I'm convinced it's impossible for someone to learn math when they don't notice any problems with much beyond basic...

I'm convinced it's impossible for someone to learn math when they don't notice any problems with much beyond basic algebra... namely myself.

I look at algebra, and calculus, and see how they solve problems, but it seems to me that there really isn't anything else to know. Even the most basic of courses in other fields like set theory or Galois theory just leave me wondering how you can, for example, assume something as outlandish as the ex falso quodlibet law of logic systems is true and say that this actually has any bearing on reality.

Taking even the most basic courses on things like abelian groups just leave me totally puzzled. I think I have Mathematically Abstract and Conceptual Dyscalculia, MACD, totally separate from normal dyscalculia which can't understand basic algebra.

Want to know how bad it is? I've spent the past 12 hours trying to piece together what is trying to be done and why they work onward from 9:30 in this video:

TWELVE hours. Twelve.

Anyone else with this problem? How do I change my perspective on these things?

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Can anyone honestly say that the newest stuff written on the board at around 14:00 really does anything? Those are some bizarre problem setups and methodologies.

If you haven't figured out what later math could be for, that is the entire problem. You're not going to figure out "the point" from watching a simple and limited overview of the resulting math. Good professors will help with that, but you really need to read and get a grasp on the kinds of problems that can't be solved with algebra and calculus.

Math should be taught in an historical context.

Why did we invent numbers ? What problems math solved at that time, and why did it evolves toward more complex structures. What bothered Newton when he discovered this, why he did that etc... What's the point of topology, when was it formalized, for what purpose, what was the problem (be it practical or purely conceptual), when did it become useful etc, etc...

But no... Every single math course start like " be 'x' a meme variable from the subset of the polynoïde-dodecadrons, be 'f' a meta-monoïd function and f(x) the projection by 'f' of 'x' in a 8-dimensional Goldberg-Ramasudratkumar-Yastarov space, so according to the principle of Pierre-Marie LeFrench 'x' will tend to fuck your mom harder and harder has it goes deeper in the GRY space and fuck your shit, ARE YOU LISTENING TO ME ?! I'M EXPLAINING THE ZORG THEOREM TO YOU!"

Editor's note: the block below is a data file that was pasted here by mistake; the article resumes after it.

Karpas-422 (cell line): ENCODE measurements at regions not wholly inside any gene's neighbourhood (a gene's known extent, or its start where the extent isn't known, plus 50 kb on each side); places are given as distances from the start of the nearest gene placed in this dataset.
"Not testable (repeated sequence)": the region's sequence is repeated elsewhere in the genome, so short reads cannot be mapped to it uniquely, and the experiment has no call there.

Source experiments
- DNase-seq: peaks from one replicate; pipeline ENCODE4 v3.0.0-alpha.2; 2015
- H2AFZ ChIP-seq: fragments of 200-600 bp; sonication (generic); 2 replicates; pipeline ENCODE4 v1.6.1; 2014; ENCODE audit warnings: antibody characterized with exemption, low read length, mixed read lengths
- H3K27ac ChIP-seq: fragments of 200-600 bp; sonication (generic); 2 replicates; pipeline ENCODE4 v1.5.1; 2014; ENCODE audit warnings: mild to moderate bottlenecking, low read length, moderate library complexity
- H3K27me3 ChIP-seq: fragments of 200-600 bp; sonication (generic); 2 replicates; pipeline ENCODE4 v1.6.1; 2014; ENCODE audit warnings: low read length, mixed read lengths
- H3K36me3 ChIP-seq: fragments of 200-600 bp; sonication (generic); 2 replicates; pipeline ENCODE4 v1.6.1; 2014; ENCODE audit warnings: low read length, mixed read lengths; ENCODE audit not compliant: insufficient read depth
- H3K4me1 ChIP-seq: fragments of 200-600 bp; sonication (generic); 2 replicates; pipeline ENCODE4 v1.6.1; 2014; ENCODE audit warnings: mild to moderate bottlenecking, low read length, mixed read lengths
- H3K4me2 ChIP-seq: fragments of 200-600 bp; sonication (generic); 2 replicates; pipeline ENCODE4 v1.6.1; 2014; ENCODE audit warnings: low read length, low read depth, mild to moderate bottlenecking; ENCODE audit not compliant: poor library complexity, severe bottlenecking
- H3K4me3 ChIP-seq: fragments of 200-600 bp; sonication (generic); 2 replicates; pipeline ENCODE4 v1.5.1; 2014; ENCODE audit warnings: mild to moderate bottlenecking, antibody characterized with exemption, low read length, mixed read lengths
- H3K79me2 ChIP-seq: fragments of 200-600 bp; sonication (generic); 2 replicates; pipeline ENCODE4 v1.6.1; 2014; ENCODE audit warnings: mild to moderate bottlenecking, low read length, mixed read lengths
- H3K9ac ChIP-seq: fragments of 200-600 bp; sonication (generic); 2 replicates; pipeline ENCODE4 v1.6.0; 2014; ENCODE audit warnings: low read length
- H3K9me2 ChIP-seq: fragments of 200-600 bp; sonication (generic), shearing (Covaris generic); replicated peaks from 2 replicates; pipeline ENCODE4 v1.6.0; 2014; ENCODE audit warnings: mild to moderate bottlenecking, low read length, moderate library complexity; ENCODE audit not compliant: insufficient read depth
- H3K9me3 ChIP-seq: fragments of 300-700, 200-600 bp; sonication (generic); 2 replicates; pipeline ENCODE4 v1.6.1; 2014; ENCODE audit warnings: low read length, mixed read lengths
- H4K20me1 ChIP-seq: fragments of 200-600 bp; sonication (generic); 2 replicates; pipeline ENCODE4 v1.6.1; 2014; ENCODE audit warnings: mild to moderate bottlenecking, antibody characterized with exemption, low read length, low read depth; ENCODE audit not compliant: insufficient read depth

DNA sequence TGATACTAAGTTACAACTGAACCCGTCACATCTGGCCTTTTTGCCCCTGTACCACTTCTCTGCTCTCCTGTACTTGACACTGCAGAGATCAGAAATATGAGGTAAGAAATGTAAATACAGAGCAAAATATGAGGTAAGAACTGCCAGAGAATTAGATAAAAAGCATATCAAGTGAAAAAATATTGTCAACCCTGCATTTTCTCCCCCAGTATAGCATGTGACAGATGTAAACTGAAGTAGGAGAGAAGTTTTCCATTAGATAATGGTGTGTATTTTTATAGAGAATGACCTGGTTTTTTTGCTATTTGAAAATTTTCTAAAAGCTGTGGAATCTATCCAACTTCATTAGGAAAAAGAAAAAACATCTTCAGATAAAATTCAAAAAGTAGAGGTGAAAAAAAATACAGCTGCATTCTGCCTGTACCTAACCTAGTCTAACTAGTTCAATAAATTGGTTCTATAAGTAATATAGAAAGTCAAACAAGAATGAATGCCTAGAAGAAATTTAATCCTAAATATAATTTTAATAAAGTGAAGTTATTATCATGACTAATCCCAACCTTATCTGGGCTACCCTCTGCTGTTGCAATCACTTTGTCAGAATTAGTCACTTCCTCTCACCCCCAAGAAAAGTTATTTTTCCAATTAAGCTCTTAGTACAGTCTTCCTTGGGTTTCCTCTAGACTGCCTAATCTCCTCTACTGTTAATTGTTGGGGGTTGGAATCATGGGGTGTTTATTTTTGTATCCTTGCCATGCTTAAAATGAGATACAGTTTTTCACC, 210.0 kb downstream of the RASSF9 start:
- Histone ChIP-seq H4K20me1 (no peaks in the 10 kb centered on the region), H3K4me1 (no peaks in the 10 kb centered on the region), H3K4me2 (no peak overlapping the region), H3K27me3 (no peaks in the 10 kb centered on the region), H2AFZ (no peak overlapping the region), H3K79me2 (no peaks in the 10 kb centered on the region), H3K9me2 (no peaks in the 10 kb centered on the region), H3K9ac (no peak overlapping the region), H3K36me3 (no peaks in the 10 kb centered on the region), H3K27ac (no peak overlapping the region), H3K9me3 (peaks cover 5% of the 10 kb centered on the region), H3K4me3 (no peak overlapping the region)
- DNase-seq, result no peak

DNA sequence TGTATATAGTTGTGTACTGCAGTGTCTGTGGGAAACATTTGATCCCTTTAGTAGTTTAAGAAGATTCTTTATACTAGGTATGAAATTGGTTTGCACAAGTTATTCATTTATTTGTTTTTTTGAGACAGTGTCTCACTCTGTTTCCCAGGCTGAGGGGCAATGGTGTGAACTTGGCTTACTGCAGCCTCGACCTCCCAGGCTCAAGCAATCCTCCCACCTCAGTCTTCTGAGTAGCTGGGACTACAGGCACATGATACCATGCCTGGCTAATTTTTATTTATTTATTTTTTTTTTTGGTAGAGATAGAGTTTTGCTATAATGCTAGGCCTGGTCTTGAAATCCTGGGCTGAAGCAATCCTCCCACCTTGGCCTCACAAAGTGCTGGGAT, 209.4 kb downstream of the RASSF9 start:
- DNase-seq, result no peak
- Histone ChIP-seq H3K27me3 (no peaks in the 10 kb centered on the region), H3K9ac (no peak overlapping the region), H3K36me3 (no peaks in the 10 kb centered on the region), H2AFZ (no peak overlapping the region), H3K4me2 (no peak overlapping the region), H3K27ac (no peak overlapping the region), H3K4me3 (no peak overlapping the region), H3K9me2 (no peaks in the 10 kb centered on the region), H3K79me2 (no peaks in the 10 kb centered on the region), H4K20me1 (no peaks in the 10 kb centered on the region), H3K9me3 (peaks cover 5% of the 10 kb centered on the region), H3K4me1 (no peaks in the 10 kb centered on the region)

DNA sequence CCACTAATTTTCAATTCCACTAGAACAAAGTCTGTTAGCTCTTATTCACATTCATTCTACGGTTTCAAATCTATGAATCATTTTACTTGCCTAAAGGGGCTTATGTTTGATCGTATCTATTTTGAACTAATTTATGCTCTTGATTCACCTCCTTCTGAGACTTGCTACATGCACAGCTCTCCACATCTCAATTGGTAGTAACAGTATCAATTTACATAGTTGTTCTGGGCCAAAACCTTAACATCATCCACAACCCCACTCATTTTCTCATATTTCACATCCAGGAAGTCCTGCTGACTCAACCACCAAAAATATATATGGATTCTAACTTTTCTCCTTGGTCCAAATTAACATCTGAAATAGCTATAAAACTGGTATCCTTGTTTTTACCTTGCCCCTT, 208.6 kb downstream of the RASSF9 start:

I never liked math anyway. It's for tired people that drink too much coffee.

t. Botanist

Except everybody feels the same way you do, and so most courses do attempt to give some historical context and motivation for ideas.

Meh... I don't recall this; as far as I can remember math teachers just told us we were stupid monkies.

Public highschool/community college?

mmm yes

What's wrong with public highschool?

Subpar education that leaves you unprepared for higher level studies.

Nothing is wrong with public highschool, just don't expect good lectures. I'm not exactly preaching the wonders of private school, but suggesting that you need to get to higher education before the institute in question actually pays attention to the quality of their professors. And unfortunately, in my experience, community college is about halfway between the two.

Could you have said it any better?

>twelve hours watching wildburger


The saddest fact about life for me is that I have the absolute, hardcore dedication needed to make great discoveries and developments, but I lack the intelligence to even get beyond the basics. If I have the intelligence, my learning speed is so slow that even if I put all my dedication into it, the nonstop re-reading and finding new sources to explain things in a different way would be comparable to a highly intelligent person reading new material once a month, or two. Three?

>"I'm dumb but hard working!"
Beats "smart but lazy" I suppose